Back in 2012, Joss Whedon’s The Avengers brought together some of Earth’s Mightiest Heroes to save the world from a race of reptilian humanoids known as Chitauri. While Captain America, Iron Man, Thor, Hulk, Black Widow, and Hawkeye were the heroes and should have been the main center of attention, it’s undeniable that Loki – Thor’s adoptive brother, played by Tom Hiddleston – stole the spotlight. When it was revealed that the son of Laufey would have a cameo appearance in Avengers: Age of Ultron, fans were excited and eagerly waiting to know what he had been up to.
Sadly, Loki’s appearance was left in the cutting room floor, leaving the audience wondering about his whereabouts and plans, as well as his role in Thor’s chaotic nightmare. Some attributed this to the usual edits to shorten the running time, while others suspected it could have been a creative decision from the crew behind Age of Ultron. Truth is that it was the test-screening audiences who pointed out that Loki’s inclusion was probably not the best idea.
During a live Q&A session with Variety, Tom Hiddleston was asked about his cameo in Age of Ultron and the reason why it was cut, explaining that it gave the wrong idea about who the villain behind the chaos really was.
“As they were testing the film, the initial audiences were like ‘oh Loki is controlling Ultron!’, and Kevin Feige and all the guys at Marvel were like ‘um, no, he’s not’. So they just thought it was confusing.”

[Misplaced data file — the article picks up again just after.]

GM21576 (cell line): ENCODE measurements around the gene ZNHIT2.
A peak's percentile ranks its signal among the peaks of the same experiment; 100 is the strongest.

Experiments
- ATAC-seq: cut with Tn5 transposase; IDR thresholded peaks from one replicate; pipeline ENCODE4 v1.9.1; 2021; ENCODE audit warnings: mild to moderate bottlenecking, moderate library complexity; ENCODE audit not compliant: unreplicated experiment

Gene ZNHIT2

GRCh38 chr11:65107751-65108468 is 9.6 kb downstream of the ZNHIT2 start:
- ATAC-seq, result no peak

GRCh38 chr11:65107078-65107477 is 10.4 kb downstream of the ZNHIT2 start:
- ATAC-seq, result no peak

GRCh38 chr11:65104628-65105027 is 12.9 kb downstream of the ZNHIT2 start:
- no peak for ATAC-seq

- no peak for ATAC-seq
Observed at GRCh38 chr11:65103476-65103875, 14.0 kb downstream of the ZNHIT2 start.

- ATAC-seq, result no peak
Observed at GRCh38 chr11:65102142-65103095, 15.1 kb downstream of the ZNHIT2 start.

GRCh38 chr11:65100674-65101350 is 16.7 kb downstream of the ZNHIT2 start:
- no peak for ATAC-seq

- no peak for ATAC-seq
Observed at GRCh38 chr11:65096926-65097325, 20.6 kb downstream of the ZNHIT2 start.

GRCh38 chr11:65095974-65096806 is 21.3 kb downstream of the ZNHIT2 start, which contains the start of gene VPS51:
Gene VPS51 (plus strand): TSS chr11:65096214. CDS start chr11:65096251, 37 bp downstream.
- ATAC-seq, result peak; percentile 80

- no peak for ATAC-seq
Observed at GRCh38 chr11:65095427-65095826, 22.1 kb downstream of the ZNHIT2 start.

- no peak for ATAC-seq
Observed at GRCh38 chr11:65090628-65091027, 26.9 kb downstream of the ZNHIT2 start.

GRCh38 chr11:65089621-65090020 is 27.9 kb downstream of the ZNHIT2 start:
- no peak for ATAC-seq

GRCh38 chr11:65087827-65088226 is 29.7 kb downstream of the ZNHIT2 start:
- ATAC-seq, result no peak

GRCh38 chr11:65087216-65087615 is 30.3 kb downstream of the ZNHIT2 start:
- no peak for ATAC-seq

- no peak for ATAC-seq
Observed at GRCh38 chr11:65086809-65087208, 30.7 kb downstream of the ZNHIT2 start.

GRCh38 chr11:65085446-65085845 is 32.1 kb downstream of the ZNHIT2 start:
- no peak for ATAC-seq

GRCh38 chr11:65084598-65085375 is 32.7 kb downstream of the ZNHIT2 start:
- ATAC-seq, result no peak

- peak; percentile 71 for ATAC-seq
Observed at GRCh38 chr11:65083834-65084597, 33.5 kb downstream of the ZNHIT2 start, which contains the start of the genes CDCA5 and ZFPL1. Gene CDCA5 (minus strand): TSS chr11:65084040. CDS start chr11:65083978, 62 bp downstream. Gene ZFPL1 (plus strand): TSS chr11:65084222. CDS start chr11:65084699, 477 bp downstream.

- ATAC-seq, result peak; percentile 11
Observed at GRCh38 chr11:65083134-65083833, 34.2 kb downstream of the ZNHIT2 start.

In the end, Thor’s nightmare and sub-story was still confusing even without Loki’s appearance, leaving the audience puzzled and making up theories in order to make some sense out of what was left of the dream sequence. On the other hand, it’s understandable that test-audiences would get confused as Loki has history in controlling others and pretty much playing with everyone’s minds – including ours.
While his role in Thor: Ragnarok has been kept under wraps, we can only hope that this movie will solve every Loki-related doubt that has arisen since we saw him posing as Odin on the throne of Asgard at the end of Thor: The Dark World – including his part in Thor’s nightmare, which served as a trigger for the God of Thunder and a link to Thor’s third solo film.
Doctor Strange opens November 4, 2016, followed by Guardians of the Galaxy Vol. 2 – May 5, 2017; Spider-Man: Homecoming – July 7, 2017; Thor: Ragnarok – November 3, 2017; Black Panther – February 16, 2018; Avengers: Infinity War – May 4, 2018; Ant-Man and the Wasp – July 6, 2018; Captain Marvel – March 8, 2019; Untitled Avengers – May 3, 2019; and as-yet untitled Marvel movies on May 1, July 10 and November 6, 2020.